Sunday, May 14, 2017

Rising Up Rooted

Some time back my friend Jane turned me on to Sharon Blackie’s If Women Rose Rooted.  If you don’t know it (and especially if you’re of Celtic descent) you might want to get a hold of it.  It’s full of stories, both personal and mythic, all on the theme of the importance of place and of connection to the land.  It’s not surprising that I love this book – its theme is so similar to what I’ve been learning from Deena Metzger.  Indigenous cultures not only know this, they live it.  Think of those who have stood at and for Standing Rock.  As Blackie explains, though, most of us come out of and live in a modern wasteland.

The book led me to the poem by Rilke that inspired its title (here translated by Joanna Macy and Anita Barrows):

How surely gravity's law,
strong as an ocean current,
takes hold of even the smallest thing
and pulls it toward the heart of the world.

Each thing ---
each stone, blossom, child ---
is held in place.
Only we, in our arrogance,
push out beyond what we each belong to
for some empty freedom.

If we surrendered
to earth's intelligence
we could rise up rooted, like trees.

Instead we entangle ourselves
in knots of our own making
and struggle, lonely and confused.

So, like children, we begin again
to learn from things,
because they are in God's heart;
they have never left him.

That is what the things can teach us:
to fall,
patiently to trust our heaviness.
Even a bird has to do that
before he can fly.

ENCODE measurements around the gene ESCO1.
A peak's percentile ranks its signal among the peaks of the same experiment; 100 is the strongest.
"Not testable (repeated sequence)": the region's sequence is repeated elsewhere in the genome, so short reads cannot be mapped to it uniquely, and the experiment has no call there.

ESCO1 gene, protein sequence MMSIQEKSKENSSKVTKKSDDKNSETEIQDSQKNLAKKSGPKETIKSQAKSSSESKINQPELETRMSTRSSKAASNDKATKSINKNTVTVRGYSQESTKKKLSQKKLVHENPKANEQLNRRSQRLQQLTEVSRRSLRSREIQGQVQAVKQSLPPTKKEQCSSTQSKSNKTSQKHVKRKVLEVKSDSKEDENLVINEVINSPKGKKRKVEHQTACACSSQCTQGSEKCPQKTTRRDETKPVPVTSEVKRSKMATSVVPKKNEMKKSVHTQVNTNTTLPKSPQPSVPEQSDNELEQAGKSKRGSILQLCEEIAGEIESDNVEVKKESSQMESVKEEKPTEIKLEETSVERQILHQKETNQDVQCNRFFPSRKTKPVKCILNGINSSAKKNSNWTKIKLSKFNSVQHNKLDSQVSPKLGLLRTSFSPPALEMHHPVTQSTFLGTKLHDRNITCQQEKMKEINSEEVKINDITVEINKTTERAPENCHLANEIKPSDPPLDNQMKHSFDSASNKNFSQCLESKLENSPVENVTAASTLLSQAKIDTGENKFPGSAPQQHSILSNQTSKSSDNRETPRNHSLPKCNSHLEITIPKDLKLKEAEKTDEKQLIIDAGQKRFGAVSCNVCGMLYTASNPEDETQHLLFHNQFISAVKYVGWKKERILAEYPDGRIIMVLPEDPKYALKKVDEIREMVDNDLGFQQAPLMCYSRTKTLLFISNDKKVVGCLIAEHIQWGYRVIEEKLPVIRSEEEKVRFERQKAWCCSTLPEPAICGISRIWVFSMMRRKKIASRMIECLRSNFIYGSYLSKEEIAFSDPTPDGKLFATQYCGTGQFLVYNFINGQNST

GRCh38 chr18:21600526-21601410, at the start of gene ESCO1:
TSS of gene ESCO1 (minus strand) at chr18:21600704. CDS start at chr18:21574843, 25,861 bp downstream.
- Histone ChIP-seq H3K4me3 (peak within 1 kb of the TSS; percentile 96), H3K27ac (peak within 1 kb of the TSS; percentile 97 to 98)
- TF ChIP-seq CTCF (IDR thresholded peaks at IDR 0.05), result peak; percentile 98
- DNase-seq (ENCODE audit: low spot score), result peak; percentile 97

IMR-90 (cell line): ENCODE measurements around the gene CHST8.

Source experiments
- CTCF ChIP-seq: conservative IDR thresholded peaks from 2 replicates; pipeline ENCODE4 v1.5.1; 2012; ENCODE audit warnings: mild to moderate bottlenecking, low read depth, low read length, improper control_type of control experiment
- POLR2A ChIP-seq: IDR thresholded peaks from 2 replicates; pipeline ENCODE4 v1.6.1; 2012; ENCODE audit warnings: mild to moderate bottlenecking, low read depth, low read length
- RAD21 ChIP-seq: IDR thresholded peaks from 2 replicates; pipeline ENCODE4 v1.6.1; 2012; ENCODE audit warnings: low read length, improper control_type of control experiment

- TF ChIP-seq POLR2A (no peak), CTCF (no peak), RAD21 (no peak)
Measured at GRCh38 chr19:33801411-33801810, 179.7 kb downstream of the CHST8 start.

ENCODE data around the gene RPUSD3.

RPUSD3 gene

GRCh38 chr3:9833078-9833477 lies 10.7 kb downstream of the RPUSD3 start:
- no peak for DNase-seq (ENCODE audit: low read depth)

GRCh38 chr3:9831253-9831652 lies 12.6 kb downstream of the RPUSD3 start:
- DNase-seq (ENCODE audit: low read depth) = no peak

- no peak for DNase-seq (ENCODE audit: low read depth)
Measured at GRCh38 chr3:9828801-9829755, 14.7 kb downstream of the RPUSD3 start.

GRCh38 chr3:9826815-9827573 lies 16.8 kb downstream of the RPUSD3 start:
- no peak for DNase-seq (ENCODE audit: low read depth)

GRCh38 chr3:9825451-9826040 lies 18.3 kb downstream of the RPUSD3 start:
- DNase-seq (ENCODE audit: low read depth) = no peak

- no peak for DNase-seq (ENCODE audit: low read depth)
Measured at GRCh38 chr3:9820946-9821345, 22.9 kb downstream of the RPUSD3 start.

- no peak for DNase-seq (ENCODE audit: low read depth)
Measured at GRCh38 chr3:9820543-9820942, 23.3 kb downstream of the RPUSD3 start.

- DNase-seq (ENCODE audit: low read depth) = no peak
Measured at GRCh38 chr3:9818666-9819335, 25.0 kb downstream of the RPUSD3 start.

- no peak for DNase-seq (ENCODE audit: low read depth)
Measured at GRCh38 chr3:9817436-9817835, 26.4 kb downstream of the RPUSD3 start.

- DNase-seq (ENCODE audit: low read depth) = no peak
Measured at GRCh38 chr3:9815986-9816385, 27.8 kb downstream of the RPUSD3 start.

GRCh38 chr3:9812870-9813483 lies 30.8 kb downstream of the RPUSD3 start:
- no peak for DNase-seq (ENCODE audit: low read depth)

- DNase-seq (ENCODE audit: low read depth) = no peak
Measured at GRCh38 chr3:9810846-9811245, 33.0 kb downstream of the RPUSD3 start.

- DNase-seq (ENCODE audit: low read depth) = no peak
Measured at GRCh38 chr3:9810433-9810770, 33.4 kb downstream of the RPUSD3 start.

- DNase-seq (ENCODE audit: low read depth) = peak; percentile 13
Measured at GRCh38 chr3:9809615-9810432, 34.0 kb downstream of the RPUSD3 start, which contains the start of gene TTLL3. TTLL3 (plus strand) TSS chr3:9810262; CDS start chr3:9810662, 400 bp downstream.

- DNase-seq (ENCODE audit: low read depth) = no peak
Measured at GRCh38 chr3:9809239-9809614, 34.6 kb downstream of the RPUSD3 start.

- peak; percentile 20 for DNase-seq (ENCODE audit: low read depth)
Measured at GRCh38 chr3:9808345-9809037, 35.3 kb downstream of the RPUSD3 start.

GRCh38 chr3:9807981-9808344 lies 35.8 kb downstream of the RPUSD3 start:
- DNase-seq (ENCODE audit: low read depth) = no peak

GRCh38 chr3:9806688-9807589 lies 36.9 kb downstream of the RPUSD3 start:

It’s curious how you can read a poem and gloss over it, and then some time later encounter it as if for the first time.  I read The Book of Hours years ago, but this poem did not move me then.  I guess now is the time I need it!

I am, of course, learning the poem for our next salon and for Rumi’s Caravan (July 8th here in Oakland).  Like the book, the poem points me in the direction of where I want to belong, and how.  Learning this poem is a gift I give myself; it works on me as I work on it.

The one area I felt Blackie short-changed a bit is how city dwellers can connect more deeply to the land.  She doesn’t ignore it, but her discussion on it is pretty brief and perfunctory.  We are not all so fortunate to live in the countryside.  Most of us who do not walk outside of our houses directly into wild nature have to work a lot harder to feel and sustain the connection.  We are certainly not supported by the wasteland culture to do so.

So here are some of the questions I am living with.  How do I root myself to this bit of hillside in Oakland where I have chosen to live?  How do we be faithful to the land?  What does the earth have to teach us?  How can we rise up rooted?

 View from our deck

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